Arm plans to use its existing cryptography cores and technology brought in through its 2017 acquisition of Simulity Labs to provide customers with the ability to integrate virtual subscriber identity modules (SIMs) into IoT devices.
Chet Babla, vice president of IoT device solutions at Arm, said: “The SIM is often associated with a mobile phone number but its role is to store identity and encryption keys. The SIM has evolved from being a relatively large physical module to a small embedded component that can be remotely configured with network-access credentials. But even the eSIM is still too large for many designs. That’s why Arm believes a SIM integrated within an SoC is needed. It becomes just a fraction of a square millimeter inside the SoC.”
Together with the hardware IP to support its cryptography functions, Arm aims to sell an operating system to provide the common SIM services. The Kigen OS is designed so that it can work with third-party cryptocores, with some porting effort. On the server side, Arm will operate provisioning services to activate and remotely configure modules containing the SIMs when they are added to a network.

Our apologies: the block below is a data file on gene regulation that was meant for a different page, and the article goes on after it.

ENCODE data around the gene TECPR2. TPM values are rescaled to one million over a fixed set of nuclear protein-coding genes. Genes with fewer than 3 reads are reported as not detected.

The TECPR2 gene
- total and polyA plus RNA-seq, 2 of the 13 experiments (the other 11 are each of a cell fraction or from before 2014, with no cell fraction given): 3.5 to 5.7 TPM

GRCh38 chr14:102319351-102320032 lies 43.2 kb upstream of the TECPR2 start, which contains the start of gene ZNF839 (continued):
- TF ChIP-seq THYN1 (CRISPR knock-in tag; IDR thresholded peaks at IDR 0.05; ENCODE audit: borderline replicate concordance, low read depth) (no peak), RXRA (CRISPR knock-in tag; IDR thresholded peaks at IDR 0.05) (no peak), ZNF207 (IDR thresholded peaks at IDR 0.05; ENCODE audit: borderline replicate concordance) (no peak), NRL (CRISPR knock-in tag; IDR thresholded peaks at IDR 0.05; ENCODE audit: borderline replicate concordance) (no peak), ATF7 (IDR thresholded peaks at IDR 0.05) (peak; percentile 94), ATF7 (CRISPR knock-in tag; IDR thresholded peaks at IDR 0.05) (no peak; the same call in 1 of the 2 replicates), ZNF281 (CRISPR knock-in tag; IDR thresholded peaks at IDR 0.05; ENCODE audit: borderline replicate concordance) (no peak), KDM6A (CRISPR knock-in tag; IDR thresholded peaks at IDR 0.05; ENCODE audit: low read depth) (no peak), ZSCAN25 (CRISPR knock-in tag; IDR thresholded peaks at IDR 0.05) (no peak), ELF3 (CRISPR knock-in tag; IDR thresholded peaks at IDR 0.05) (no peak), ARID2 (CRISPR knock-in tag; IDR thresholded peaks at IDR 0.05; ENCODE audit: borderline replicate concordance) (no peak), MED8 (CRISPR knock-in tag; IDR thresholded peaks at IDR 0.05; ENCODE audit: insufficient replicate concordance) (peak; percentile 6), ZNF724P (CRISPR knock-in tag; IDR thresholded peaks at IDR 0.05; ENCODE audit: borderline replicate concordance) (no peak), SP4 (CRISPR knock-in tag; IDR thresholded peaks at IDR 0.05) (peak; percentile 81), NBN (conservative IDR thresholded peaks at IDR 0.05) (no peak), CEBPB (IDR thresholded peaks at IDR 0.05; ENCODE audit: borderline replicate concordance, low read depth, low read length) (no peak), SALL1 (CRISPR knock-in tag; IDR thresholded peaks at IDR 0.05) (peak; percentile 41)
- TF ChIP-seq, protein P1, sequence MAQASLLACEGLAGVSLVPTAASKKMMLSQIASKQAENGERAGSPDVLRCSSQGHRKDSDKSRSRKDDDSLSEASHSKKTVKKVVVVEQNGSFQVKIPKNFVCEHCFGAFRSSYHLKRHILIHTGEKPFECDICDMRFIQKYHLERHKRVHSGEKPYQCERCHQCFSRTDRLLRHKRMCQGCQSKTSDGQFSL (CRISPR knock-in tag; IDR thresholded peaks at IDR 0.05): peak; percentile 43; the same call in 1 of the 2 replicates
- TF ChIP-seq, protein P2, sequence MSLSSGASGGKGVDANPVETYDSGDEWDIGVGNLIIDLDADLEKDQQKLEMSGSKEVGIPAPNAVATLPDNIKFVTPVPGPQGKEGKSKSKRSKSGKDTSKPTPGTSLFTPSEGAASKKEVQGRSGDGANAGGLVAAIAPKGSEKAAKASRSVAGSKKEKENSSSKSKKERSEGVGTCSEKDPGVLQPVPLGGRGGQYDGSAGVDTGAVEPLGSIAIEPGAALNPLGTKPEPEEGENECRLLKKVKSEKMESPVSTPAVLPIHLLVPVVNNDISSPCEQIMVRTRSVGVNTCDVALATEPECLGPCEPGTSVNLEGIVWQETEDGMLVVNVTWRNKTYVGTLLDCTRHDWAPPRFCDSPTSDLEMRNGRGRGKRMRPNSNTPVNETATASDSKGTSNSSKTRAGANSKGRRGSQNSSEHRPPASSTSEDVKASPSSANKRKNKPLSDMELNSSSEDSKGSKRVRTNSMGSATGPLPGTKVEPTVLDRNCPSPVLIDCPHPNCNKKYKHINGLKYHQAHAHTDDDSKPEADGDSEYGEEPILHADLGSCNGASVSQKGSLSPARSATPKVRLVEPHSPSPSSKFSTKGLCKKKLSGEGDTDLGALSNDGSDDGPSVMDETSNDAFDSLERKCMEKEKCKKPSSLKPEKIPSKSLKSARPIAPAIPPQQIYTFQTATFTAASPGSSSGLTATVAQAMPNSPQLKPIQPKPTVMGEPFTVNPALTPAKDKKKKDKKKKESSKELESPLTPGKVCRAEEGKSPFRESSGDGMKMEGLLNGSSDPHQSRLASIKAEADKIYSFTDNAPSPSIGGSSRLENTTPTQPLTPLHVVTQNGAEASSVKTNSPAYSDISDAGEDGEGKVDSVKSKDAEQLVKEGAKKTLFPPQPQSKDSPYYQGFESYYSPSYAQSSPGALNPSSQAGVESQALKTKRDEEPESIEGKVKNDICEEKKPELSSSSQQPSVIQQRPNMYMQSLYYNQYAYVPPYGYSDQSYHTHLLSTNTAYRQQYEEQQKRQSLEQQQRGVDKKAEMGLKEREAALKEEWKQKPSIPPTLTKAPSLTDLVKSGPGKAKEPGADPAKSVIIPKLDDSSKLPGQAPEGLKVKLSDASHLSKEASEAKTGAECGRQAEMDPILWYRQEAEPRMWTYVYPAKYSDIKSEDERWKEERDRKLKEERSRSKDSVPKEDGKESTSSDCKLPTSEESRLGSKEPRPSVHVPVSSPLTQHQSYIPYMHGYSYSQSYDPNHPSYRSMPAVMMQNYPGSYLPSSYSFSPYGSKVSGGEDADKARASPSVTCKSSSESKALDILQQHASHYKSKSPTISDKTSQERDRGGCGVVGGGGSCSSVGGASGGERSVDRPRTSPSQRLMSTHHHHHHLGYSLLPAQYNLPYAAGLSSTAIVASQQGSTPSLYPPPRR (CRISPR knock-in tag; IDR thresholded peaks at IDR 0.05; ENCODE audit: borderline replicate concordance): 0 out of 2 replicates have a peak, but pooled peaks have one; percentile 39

What has yet to be determined is how each integrated SIM obtains its secure credentials. The focus in the current launch is on provisioning SIMs that have been programmed with secure keys from a remote server. However, an issue with any integrated SIM is to find a secure mechanism for inserting its private keys and certificates during manufacture that is not vulnerable to industrial espionage.
Dedicated SIM manufacturers employ a higher level of security around their fab and packaging operations to provide a guarantee of security. For fabless chipmakers, the choice is whether to use these secure fab operators to make the entire SoC or go to a foundry that cannot offer the same level of guarantee. One option is to use physically unclonable functions (PUFs), which is supported by IP suppliers such as IntrinsicID. In developing a secure addon for lowc-cost devices, Maxim Integrated developed its own PUF technology because it saw the traditional mechanisms for key insertion that it employs for the financial-transaction market as too expensive for the IoT sector.
Babla said Arm is looking at a number of options in conjunction with partners but has yet to make a decision as to which technologies Kigen will support.